Seagate's BlackArmor PS110 USB3 drive kit brings USB3 to laptops without USB3. And your transfer speeds will be 3 times what they were through USB2. If you weren't excited about USB3 before, you should be.
It's three times faster than USB2, which is a pretty good jump this early on in the life of the standard. In theory, you can get somewhere around ten times as fast, but you're then running into bottlenecks such as the actual drive itself and the computer you're transferring data to. But our biggest complaint is it's not OS X compatible.
Here's how we tested. The kit comes with an ExpressCard adapter that can drive any one USB3 port. However, the adapter does need to be plugged into a USB2 port for supplementary power. So we used a MacBook Pro (an older one with ExpressCard) booted into Windows 7 to test. We also used a CyberPower P55 tower with USB3, because we wanted a more powerful unit to make sure the bottleneck wasn't with the computer we were using. And we went with CyberPower, because they're one of the only OEMs now that are including USB3 on most (all) of their builds.
Here's CyberPower's test results first. Comparing the USB3 drive to a similar Seagate USB2 drive showed that direct transfer rates on big files are about 3 times faster. A bunch of smaller files evened up the match, since that's more dependent on the hard drive itself to seek the files rather than the actual data transfer. Even still, USB3 came out ahead.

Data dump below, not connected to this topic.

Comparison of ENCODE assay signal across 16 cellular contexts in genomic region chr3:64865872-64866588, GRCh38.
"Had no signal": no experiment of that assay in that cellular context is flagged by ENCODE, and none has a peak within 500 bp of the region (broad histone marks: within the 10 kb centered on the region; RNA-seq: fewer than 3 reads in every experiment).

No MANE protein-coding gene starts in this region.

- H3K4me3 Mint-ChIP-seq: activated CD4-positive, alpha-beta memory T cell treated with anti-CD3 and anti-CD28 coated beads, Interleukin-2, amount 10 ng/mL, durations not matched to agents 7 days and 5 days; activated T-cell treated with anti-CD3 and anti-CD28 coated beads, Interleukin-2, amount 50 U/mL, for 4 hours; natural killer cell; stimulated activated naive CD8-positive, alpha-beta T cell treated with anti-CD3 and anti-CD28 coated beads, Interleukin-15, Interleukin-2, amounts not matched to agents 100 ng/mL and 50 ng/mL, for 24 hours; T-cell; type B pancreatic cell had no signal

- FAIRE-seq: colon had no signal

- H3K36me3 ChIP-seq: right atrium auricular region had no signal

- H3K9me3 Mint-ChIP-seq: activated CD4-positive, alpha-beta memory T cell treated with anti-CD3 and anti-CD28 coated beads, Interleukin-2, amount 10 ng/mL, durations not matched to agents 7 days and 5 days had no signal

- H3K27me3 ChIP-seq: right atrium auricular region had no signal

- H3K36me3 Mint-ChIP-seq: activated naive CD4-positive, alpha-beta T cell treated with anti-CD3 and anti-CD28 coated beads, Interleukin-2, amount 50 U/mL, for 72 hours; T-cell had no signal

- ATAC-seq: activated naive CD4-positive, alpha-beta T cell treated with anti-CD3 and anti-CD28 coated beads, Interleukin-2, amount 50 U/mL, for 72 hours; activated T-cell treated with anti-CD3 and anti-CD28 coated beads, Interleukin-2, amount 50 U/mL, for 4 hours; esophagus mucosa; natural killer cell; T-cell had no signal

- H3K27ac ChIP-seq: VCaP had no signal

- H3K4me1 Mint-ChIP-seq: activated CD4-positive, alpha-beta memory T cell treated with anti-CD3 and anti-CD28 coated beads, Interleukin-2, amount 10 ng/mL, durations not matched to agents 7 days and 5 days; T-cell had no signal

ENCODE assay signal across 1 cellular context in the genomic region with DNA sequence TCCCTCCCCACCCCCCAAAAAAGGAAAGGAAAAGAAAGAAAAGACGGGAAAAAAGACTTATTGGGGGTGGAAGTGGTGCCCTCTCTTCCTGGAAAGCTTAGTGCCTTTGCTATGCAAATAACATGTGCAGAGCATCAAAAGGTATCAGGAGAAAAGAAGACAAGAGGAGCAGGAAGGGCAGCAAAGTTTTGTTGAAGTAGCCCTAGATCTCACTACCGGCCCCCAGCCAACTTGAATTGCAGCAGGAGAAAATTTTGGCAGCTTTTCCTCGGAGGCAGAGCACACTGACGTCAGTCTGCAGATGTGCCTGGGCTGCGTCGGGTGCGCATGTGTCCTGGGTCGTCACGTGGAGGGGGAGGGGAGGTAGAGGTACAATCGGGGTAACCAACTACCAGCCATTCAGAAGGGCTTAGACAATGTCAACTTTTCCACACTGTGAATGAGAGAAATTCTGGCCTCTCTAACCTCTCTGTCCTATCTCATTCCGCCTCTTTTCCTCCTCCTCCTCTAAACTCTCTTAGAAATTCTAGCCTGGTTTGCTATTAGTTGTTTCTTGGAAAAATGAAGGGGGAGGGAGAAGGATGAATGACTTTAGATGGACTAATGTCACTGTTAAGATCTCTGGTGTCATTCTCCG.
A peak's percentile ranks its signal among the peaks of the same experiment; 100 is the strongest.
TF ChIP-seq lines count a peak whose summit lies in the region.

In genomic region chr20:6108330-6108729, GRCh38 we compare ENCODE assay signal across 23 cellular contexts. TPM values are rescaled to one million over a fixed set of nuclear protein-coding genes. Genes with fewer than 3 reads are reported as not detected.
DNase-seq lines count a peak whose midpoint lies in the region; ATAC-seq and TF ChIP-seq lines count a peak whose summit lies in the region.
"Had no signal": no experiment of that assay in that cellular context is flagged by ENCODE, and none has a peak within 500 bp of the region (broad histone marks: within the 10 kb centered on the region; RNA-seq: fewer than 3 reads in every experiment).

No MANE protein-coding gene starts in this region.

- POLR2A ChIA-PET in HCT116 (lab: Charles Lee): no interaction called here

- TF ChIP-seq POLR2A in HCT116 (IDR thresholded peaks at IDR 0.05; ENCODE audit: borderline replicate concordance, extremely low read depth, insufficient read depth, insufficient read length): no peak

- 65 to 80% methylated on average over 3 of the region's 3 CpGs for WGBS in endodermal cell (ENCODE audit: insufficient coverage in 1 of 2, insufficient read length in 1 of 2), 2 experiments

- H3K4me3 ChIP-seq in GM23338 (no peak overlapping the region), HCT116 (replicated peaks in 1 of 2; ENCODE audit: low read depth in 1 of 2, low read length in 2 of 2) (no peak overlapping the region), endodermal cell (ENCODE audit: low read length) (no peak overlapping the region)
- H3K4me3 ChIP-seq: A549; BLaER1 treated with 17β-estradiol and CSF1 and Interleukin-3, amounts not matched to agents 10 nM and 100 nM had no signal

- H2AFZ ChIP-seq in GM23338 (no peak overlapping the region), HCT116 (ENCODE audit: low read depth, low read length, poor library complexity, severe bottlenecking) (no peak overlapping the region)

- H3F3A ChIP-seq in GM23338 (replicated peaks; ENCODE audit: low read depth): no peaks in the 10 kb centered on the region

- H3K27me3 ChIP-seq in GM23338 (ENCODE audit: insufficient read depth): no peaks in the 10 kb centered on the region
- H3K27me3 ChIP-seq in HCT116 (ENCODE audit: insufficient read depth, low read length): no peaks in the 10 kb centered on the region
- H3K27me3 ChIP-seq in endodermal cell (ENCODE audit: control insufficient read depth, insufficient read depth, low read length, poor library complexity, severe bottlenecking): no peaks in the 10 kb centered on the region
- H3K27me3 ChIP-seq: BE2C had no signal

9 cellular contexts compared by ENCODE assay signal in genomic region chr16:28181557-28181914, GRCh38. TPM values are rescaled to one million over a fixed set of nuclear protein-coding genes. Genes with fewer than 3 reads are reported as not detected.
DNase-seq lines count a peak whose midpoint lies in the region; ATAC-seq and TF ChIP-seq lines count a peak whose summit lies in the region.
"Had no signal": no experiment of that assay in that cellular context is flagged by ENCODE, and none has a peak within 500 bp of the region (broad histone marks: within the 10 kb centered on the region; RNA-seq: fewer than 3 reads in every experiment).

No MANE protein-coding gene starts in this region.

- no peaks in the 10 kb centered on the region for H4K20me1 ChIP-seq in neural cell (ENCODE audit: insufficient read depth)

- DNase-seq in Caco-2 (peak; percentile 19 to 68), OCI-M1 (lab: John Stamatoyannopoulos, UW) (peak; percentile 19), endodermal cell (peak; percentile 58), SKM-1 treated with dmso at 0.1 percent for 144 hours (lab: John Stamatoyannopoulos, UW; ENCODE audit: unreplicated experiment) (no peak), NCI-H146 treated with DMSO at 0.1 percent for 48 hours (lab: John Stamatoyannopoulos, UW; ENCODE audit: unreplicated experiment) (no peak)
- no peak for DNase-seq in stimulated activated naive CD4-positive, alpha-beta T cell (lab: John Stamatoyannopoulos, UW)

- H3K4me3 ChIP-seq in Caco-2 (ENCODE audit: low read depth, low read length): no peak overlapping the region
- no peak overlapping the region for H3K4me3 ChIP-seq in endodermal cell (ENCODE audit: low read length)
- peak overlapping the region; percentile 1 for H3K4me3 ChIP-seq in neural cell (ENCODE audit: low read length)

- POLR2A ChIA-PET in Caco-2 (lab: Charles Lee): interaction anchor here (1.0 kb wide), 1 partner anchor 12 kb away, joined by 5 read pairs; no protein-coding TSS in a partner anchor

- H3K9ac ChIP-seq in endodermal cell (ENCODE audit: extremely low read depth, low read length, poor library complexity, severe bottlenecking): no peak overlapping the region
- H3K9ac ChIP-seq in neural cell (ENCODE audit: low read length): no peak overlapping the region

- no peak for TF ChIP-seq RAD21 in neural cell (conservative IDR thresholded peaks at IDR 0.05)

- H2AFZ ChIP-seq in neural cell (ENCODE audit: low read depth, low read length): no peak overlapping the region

Similar results came out when we tested on a MacBook Pro bootcamped to Windows 7, because the ExpressCard kit doesn't support OS X. The difference between USB3 and USB2 is less pronounced here—not quite twice as fast—because of the bottleneck with the machine, rather than the transfer. But it is faster, which is great if you're constantly moving large files around on the go.
Beyond the fact that the kit doesn't support OS X at all, Seagate also brilliantly placed the drivers for the ExpressCard adapter on the USB3 drive itself. This is somewhat confusing, because they don't tell you that you don't have to use the adapter to access the data—you can plug the drive into a USB2 port, get the drivers off, install it, then plug the adapter in.
This USB3 drive costs a little extra from Seagate, since the 1TB version of their USB2 drive goes for $150, and this is $170 with just 500GB, but does come with an ExpressCard adapter. But if you plan on getting a USB3-capable laptop (everyone will), you might as well future-proof yourself now. And if you're looking for a USB3-compatible PC, there's CyberPower, which has them on just about all their systems now. [Seagate, CyberPower]
Comes with an ExpressCard kit
ExpressCard kit needs a extra USB2 slot to power
Doesn't work with OS X